- CenturyLink, Cox, and a variety of fixed wireless providers offer Internet coverage in Phoenix, Arizona.
- The average speed accounting for all speed tests we’ve observed within city limits is 23.74 Mbps.
- Phoenix residents often only have one or two options to choose from for true wired broadband (cable, DSL, and fiber.)
Best Residential Internet Providers
After comparing every plan and company currently on offer in the area, we picked these Internet Service Providers (ISPs) for providing the best “one size fits all” residential Internet service in Phoenix.
Cox Communications - Top Pick
- Pricing: $3999 - $8999
- Max Down: 300 Mbps
- Max Up: 30 Mbps
Cox wins our approval in this area thanks to their strong combination of high download speeds and comprehensive TV offerings. Self-install is simple even for non-techies and the flexible TV plans offer good value for sports fans and family homes.
CenturyLink - Runner Up
- Pricing: $4500 - $8000
- Max Down: 140 Mbps
- Max Up: 80 Mbps
CenturyLink is a good second option for customers who are tired of basic cable, and their network has been improving lately as they phase out DSL in some areas in favor of true fiber. They win top marks for being cost effective and reliable, while also offering all the bells and whistles expected from a digital TV platform.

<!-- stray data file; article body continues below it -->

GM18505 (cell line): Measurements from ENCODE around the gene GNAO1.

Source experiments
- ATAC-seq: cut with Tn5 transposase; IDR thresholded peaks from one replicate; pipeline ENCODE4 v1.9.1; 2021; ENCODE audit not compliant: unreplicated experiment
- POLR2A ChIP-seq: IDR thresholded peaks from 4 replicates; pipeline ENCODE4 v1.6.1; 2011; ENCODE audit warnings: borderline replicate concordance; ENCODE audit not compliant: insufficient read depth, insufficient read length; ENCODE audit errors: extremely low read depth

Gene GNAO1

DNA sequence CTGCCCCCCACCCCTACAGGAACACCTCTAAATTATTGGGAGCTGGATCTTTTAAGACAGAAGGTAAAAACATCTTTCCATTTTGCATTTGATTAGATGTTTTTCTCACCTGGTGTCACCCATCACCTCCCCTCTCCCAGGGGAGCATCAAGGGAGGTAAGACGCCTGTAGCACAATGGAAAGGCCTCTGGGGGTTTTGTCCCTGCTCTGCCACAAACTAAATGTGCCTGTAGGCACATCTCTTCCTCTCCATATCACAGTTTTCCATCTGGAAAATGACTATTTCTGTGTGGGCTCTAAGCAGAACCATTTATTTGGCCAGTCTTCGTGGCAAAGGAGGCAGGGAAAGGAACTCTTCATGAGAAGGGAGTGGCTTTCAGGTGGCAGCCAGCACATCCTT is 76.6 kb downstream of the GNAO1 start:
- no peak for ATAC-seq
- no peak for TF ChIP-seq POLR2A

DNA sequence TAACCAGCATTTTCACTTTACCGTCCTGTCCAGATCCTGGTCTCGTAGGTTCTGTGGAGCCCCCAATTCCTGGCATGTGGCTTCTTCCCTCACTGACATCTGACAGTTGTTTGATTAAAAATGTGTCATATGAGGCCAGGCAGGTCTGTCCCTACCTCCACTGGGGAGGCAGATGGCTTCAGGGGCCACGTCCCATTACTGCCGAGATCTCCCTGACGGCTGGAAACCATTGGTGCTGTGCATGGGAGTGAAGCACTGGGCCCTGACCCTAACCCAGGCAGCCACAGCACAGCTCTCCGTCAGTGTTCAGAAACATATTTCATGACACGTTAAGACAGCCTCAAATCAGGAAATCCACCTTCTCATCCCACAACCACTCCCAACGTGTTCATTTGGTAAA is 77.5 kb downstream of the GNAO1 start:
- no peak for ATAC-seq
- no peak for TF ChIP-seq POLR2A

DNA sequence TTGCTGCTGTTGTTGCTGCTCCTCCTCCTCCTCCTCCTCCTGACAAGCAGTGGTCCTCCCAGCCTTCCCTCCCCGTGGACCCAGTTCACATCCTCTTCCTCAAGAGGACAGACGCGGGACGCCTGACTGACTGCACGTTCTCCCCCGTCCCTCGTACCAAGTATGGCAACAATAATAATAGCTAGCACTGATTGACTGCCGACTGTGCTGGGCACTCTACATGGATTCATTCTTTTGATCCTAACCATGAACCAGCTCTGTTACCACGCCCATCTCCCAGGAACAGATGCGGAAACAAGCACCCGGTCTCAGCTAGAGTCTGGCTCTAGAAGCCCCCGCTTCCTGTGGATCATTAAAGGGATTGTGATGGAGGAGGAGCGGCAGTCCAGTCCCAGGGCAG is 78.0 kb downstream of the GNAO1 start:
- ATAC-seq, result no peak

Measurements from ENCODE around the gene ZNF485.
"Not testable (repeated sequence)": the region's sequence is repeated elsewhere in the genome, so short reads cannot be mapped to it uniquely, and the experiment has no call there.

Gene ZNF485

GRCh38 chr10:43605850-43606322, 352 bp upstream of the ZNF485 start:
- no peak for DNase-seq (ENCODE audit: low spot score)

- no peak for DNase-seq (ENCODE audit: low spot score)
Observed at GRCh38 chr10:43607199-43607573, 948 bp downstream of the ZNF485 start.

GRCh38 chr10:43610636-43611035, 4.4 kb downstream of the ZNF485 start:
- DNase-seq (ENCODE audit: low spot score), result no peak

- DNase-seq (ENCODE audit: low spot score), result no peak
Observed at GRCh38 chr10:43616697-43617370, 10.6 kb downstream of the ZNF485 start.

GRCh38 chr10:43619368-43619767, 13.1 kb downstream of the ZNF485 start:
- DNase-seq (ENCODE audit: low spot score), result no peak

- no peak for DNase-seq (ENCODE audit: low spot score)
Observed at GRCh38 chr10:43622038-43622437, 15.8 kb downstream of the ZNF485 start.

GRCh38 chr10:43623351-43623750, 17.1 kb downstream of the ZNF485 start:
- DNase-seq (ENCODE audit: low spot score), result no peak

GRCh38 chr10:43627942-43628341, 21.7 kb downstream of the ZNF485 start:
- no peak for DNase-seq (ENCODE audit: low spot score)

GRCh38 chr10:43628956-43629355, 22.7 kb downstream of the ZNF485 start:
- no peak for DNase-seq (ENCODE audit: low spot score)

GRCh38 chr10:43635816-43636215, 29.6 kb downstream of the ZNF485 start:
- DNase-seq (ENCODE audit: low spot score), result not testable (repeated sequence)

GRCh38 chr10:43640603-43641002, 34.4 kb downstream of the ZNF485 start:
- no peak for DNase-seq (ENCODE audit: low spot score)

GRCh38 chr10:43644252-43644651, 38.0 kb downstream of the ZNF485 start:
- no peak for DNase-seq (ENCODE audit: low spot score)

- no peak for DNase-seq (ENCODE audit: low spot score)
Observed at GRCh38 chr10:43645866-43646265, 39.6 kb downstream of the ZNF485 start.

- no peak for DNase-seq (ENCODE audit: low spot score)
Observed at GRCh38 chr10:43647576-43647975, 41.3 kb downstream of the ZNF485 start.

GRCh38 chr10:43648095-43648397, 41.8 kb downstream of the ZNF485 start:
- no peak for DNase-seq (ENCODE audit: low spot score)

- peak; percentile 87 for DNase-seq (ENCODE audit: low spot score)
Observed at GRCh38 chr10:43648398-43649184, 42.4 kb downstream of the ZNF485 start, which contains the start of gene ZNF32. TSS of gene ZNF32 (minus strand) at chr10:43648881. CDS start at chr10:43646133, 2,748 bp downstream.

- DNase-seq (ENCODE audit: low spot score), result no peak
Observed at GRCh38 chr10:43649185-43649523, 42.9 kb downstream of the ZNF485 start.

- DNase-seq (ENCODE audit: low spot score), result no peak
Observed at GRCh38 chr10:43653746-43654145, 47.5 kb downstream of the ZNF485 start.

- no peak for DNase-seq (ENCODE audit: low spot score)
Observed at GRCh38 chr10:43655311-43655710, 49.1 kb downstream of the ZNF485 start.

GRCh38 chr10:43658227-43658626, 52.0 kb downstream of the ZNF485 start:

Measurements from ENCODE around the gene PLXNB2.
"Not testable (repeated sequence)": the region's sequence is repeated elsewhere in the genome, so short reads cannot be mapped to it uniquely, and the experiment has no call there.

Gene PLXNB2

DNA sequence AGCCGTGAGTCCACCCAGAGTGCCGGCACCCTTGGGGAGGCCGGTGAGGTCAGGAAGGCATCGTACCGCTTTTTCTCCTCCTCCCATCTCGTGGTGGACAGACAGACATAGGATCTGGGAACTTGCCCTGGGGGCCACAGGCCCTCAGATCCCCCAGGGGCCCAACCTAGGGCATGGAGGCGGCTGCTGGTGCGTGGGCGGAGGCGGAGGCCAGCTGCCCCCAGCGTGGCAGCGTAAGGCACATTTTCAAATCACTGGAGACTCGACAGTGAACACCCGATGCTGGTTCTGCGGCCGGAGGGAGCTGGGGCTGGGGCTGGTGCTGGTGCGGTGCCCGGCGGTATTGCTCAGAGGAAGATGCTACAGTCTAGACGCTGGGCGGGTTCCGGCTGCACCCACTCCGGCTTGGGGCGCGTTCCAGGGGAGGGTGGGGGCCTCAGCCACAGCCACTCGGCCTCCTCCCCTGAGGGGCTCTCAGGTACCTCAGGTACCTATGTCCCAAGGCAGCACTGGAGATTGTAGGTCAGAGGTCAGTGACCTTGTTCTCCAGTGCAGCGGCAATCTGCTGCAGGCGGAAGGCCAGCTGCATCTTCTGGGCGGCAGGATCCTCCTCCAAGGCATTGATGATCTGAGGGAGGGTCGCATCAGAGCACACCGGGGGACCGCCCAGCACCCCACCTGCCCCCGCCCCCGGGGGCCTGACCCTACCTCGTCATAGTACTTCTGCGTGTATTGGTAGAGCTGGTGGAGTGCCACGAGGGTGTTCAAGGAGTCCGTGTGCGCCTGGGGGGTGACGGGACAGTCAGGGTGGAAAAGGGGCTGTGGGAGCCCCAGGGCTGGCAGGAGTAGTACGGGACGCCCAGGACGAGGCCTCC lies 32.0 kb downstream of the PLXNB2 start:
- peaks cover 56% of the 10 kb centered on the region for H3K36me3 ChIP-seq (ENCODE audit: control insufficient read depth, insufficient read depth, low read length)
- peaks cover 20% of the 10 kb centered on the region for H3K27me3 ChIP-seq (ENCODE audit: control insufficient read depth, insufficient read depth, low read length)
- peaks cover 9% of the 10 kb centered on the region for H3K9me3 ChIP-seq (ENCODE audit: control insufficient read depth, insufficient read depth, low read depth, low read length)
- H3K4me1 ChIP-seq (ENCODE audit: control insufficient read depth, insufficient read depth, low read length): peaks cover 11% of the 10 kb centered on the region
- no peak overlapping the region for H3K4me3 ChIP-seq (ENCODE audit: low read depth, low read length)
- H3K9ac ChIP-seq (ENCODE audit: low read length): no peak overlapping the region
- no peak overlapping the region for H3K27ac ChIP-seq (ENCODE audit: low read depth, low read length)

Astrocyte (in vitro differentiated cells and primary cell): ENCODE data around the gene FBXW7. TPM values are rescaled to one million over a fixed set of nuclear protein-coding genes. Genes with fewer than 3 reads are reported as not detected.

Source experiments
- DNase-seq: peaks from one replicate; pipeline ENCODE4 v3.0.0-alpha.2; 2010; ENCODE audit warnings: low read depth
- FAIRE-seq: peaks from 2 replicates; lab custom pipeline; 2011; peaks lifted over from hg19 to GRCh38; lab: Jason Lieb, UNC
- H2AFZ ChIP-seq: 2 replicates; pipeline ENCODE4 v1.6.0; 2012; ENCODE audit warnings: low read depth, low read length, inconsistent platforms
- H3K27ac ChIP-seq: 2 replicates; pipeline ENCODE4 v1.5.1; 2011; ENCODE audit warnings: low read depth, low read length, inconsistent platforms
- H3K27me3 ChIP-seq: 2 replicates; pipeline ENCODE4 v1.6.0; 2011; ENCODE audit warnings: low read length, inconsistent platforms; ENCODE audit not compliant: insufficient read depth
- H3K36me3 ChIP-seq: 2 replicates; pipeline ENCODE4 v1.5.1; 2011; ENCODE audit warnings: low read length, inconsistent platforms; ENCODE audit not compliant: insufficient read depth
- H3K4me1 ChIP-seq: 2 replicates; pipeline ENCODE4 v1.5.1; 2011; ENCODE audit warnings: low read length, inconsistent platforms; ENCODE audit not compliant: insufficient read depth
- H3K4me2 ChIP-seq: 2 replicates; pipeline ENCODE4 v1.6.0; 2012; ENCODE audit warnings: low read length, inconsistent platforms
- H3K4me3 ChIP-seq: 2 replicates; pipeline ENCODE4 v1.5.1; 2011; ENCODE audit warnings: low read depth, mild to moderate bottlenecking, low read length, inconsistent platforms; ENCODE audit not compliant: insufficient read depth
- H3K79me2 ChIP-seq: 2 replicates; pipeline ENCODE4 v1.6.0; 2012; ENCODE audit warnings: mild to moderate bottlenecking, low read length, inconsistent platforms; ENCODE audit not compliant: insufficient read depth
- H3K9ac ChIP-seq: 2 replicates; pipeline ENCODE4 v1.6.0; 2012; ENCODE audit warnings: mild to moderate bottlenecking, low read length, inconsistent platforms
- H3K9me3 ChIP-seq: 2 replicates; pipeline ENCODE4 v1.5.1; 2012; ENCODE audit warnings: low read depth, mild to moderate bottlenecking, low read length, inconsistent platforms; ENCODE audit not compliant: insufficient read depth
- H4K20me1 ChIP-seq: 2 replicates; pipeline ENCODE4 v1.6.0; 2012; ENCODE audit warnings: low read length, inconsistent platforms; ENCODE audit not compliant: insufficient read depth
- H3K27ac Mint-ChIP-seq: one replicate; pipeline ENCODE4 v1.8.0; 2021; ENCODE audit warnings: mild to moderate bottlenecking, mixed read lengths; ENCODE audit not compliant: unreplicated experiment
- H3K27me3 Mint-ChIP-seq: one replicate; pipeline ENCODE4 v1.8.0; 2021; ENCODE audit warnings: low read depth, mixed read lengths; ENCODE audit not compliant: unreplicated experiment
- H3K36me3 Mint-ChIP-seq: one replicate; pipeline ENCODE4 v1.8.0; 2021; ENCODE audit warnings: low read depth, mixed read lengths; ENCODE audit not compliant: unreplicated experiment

Residential Internet Providers Available in Phoenix
Fixed wireless and satellite Internet are common options in Phoenix thanks to the wide city area in need of service. Here’s a full list of residential providers in the area, including wireless ISPs.
|$4999+|| 100% |
|$3000+|| 100% |
|$4500+|| 95% |
|$3999+|| 95% |
|$7000+|| 93% |
|$4499+|| 11% |
|$6000+|| 3% |
Best Business Internet Providers
Businesses often have need above and beyond the average residential connection. For symmetrical upload and download speeds, dedicated IP, and other business-friendly services, we selected this provider for the best service in Phoenix.
Cox Communications - Business Pick
- Max Down: 300 Mbps
- Max Up: 30 Mbps
Cox Communications business service offers all the bells and whistles associated with business broadband, including trunking phone services, fiber-optic connectivity, and server-friendly reliability.
Business Internet Providers Available in Phoenix
See the table below for a complete overview of ISPs with business-focused connection plans in Phoenix.
|$6999+|| 100% |
|$9999+|| 100% |
|$4202+|| 99% |
|$9500+|| 79% |
|$22500+|| 98% |
|N/A|| 20% |
|$12000+|| 9% |
|$4999+|| 9% |
|N/A|| 7% |
|N/A|| 8% |
|N/A|| 5% |
Map of Broadband Internet Competition in Phoenix
Phoenix is a low-competition area for broadband, which means that many customers are left with only one or two real “choices.” Overall, fees are high and speeds are low compared to other cities. This is particularly true in outlying and lower-income Phoenix neighborhoods, where satellite is sometimes the best option for basic access.
“Cable vs DSL” is the main question most customers will find themselves asking. We generally recommend cable over DSL.
Provider Competition Map
Phoenix Internet Speed Overview
|Average Speed||90th Percentile Speed|
|23.74 Mbps||58.94 Mbps|
Average Residential download speeds within Phoenix
Top Factors to Consider When Shopping for Internet Service in Phoenix
Phoenix is a predominantly cable and DSL market. Two common issues consumers should be aware of with cable and DSL are data caps and early termination fees.